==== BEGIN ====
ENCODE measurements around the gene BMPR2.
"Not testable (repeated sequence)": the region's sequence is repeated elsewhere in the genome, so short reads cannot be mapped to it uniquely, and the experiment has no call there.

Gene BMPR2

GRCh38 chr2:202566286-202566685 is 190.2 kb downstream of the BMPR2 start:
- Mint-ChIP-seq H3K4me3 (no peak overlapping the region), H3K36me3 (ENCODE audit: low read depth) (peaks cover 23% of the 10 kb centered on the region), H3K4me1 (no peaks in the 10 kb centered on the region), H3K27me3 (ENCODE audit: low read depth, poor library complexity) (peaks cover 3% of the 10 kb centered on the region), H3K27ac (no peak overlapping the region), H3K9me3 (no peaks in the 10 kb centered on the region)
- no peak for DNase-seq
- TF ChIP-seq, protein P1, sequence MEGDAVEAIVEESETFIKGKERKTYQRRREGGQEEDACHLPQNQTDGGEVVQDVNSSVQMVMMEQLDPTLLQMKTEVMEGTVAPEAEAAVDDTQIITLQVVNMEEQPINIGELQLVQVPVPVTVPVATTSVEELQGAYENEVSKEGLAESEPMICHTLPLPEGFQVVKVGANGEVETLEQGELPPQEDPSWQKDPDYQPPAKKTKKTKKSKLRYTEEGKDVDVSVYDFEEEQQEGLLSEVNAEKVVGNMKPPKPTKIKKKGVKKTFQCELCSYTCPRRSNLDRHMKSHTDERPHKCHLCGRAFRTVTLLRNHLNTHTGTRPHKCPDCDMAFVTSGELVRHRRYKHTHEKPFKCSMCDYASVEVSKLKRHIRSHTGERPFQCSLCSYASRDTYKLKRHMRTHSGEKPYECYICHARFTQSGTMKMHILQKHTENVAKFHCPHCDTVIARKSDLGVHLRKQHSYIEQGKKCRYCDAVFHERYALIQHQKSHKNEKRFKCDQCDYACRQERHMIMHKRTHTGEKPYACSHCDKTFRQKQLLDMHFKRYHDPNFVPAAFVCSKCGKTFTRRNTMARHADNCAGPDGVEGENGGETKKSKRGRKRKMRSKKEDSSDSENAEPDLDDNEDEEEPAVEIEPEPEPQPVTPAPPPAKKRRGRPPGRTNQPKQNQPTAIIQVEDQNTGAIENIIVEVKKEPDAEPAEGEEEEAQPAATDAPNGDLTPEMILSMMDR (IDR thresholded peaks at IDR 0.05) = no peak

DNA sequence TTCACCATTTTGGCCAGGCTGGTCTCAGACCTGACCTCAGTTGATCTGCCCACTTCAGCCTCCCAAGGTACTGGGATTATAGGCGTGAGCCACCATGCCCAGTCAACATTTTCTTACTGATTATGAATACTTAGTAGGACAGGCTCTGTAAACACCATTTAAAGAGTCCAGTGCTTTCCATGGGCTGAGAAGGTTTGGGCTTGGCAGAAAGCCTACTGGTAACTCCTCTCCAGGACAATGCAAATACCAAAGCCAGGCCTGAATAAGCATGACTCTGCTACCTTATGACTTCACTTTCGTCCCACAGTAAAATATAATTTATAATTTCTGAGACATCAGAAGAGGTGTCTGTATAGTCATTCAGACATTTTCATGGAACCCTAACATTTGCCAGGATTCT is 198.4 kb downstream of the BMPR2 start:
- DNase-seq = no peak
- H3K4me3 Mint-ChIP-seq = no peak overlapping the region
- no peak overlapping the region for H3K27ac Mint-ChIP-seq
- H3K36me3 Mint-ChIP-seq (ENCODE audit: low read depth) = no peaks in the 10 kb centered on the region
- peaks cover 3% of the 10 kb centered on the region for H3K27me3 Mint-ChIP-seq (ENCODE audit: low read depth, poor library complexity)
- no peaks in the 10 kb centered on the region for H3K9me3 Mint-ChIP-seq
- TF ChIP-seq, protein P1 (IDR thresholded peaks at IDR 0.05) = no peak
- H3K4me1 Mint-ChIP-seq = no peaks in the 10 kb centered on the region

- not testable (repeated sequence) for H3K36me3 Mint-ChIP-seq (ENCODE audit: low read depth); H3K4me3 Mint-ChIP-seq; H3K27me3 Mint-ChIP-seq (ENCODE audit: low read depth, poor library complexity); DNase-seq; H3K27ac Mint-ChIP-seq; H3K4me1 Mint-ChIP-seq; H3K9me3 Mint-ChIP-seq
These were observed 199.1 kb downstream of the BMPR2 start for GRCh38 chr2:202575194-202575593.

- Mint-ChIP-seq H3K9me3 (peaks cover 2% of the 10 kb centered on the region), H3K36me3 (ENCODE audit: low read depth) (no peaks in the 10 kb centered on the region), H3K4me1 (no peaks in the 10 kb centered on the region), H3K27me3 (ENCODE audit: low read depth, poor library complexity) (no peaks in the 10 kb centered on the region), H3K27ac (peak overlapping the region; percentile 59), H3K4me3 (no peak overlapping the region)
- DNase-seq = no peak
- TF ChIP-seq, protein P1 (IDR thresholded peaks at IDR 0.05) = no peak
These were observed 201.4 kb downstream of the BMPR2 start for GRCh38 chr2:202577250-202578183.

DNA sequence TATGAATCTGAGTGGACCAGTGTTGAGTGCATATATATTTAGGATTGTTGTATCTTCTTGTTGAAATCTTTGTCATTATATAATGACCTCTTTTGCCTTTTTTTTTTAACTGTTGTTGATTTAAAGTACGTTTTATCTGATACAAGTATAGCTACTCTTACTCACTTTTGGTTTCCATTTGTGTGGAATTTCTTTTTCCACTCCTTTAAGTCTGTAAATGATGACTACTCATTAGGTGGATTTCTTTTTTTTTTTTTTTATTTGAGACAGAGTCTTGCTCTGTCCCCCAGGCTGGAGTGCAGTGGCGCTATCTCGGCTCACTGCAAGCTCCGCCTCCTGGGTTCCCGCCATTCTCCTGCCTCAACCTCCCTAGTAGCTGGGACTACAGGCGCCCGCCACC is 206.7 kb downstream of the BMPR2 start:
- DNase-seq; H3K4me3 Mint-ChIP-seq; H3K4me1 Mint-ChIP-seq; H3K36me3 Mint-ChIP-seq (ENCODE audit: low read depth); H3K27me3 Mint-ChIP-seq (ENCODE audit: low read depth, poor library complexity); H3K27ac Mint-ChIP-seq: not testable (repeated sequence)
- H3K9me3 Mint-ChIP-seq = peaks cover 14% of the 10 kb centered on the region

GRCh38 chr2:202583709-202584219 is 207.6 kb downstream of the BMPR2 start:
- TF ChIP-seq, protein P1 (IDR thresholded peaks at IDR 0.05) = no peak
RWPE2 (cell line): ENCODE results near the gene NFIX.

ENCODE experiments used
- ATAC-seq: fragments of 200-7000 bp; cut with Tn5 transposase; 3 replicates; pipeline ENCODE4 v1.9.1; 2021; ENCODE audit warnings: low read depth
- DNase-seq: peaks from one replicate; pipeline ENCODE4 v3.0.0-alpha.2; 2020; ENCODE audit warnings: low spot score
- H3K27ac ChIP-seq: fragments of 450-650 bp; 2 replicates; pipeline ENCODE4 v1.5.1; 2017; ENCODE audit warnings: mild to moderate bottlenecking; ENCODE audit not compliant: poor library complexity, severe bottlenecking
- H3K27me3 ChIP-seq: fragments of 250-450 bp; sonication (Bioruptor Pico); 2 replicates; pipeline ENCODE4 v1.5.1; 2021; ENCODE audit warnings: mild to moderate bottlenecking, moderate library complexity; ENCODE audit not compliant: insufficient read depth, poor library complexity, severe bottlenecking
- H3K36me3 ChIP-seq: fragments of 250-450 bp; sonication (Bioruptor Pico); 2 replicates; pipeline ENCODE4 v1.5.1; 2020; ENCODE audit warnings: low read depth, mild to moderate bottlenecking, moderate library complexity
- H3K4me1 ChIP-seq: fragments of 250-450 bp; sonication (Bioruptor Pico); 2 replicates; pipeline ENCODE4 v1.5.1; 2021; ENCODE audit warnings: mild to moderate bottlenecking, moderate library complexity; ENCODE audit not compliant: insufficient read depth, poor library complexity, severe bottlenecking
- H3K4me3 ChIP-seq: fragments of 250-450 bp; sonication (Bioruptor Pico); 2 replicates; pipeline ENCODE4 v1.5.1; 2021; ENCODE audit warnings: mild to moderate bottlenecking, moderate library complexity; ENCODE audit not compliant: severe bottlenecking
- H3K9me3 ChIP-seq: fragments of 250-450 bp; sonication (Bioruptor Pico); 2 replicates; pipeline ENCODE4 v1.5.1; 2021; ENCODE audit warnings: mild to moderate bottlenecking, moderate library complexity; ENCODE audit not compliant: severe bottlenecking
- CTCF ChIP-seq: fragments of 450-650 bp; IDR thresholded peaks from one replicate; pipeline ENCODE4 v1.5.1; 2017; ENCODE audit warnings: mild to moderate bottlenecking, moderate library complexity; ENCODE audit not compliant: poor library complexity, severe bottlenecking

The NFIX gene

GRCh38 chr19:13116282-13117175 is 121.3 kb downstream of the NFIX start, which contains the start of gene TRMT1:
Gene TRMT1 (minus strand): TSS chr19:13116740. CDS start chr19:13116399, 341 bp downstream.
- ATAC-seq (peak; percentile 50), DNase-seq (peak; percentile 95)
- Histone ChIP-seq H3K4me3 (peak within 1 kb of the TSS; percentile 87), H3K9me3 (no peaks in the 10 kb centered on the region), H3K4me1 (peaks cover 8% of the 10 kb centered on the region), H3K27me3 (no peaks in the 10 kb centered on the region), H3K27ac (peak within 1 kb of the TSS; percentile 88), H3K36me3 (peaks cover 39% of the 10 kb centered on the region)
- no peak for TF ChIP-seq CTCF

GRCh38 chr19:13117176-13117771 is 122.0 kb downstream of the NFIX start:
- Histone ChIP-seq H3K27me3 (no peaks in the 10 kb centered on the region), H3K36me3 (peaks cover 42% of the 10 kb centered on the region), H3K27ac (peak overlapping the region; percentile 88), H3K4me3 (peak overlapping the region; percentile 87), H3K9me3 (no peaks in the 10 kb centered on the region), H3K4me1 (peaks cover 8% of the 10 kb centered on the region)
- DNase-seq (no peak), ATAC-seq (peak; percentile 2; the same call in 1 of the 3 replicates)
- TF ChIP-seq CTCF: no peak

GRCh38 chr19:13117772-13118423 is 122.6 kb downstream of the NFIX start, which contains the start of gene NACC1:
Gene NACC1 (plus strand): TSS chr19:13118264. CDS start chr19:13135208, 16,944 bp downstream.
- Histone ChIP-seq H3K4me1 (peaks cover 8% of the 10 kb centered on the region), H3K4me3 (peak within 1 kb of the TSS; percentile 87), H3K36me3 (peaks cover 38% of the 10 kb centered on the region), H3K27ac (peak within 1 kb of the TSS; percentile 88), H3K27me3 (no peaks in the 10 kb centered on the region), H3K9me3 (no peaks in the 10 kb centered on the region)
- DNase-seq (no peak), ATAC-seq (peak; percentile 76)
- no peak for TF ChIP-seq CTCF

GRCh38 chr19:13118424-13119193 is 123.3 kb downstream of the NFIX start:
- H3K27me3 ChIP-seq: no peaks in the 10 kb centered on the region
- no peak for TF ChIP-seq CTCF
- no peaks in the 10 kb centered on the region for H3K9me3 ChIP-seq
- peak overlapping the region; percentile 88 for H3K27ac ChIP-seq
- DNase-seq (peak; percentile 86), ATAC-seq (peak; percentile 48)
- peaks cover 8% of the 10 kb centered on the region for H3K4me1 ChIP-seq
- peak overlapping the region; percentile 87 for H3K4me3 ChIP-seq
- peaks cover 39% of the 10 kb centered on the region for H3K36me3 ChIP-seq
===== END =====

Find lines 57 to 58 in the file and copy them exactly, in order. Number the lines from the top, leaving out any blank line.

- no peaks in the 10 kb centered on the region for H3K9me3 ChIP-seq
- peak overlapping the region; percentile 88 for H3K27ac ChIP-seq